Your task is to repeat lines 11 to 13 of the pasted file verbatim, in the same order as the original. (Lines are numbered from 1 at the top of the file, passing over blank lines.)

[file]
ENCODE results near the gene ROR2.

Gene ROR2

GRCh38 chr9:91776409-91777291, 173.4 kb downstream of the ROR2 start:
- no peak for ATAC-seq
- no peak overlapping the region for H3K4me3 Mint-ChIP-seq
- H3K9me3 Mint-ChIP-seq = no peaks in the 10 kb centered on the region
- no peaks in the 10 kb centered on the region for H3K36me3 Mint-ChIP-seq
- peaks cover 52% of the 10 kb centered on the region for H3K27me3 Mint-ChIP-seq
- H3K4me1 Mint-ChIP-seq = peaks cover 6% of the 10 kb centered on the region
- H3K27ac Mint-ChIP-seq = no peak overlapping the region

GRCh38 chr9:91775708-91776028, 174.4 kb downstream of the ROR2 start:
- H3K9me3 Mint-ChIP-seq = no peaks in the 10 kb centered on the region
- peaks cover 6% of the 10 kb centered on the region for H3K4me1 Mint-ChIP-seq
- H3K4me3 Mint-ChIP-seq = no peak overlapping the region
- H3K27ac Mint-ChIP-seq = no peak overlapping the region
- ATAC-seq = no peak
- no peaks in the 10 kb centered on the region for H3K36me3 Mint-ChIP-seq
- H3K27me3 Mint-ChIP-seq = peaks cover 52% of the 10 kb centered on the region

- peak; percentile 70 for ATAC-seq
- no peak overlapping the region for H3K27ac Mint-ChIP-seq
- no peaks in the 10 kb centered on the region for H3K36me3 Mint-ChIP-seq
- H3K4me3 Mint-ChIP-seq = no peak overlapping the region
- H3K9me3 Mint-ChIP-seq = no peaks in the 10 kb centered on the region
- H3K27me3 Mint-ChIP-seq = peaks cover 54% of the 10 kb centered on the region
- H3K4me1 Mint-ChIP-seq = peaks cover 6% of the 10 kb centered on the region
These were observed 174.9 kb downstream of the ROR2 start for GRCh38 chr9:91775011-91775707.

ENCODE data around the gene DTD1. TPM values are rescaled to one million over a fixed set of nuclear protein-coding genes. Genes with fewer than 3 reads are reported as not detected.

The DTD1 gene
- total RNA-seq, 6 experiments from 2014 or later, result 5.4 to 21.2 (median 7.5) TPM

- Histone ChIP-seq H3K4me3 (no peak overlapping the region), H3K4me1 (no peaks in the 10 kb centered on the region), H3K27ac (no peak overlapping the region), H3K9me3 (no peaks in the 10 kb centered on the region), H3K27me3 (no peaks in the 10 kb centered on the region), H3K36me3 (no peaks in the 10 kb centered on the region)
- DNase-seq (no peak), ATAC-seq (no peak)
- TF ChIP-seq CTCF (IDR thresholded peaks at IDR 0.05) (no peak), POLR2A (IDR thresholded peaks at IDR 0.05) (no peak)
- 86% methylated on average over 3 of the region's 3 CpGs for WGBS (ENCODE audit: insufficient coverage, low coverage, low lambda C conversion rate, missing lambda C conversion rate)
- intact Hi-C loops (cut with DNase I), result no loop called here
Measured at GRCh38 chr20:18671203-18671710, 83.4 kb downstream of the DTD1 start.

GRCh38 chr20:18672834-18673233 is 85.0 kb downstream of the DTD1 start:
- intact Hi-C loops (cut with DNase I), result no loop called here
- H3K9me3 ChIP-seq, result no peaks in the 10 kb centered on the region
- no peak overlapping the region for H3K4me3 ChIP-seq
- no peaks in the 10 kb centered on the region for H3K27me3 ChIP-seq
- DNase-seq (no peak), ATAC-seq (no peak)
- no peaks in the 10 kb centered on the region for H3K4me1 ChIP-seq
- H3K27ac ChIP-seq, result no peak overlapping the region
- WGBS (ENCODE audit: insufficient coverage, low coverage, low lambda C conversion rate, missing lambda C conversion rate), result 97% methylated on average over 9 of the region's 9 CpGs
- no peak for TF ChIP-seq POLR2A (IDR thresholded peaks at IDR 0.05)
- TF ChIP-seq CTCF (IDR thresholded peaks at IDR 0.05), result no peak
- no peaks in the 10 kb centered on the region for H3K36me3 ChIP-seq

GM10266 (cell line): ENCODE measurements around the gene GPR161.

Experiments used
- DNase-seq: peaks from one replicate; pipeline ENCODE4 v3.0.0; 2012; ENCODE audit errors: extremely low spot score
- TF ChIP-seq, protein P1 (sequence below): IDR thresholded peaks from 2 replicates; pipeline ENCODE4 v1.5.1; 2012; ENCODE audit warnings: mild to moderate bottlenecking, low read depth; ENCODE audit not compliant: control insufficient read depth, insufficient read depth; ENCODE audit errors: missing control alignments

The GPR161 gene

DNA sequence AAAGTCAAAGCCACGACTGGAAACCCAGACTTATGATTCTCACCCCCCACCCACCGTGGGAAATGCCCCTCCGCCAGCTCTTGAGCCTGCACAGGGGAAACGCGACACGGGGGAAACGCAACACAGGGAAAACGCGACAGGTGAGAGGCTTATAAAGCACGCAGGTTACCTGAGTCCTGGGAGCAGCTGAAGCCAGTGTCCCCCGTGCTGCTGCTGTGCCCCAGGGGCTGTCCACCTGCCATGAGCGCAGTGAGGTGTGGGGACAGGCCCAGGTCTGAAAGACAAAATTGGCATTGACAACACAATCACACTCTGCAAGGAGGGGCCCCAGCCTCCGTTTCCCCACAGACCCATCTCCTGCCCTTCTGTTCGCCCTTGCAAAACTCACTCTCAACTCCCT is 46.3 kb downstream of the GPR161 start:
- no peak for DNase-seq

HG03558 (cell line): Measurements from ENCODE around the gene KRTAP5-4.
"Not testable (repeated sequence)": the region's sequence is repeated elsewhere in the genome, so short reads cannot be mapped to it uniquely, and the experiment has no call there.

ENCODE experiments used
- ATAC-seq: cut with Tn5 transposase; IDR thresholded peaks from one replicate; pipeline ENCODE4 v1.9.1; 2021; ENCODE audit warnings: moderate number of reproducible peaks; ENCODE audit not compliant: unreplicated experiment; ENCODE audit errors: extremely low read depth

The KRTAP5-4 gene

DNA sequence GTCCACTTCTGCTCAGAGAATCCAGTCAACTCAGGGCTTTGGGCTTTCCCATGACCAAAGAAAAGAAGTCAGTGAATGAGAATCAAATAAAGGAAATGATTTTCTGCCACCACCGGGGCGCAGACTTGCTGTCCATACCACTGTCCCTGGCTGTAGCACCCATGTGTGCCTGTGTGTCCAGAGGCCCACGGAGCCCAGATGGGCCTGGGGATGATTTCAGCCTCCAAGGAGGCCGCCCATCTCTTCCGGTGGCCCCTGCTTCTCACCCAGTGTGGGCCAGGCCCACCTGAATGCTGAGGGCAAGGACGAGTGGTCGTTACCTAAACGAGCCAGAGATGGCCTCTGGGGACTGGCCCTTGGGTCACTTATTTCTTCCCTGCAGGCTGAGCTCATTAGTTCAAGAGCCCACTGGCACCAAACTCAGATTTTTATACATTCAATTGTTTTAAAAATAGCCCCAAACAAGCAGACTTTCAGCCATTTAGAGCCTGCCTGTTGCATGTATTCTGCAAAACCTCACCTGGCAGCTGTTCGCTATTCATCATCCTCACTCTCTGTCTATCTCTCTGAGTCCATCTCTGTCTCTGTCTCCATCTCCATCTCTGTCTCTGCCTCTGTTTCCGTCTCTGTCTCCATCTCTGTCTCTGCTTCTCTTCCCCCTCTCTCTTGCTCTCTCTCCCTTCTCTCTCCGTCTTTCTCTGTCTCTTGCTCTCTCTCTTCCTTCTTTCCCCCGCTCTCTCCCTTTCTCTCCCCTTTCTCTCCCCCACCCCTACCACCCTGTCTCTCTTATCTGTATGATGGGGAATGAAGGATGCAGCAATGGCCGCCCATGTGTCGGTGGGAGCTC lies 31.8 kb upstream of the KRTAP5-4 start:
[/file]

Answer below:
GRCh38 chr9:91775708-91776028, 174.4 kb downstream of the ROR2 start:
- H3K9me3 Mint-ChIP-seq = no peaks in the 10 kb centered on the region
- peaks cover 6% of the 10 kb centered on the region for H3K4me1 Mint-ChIP-seq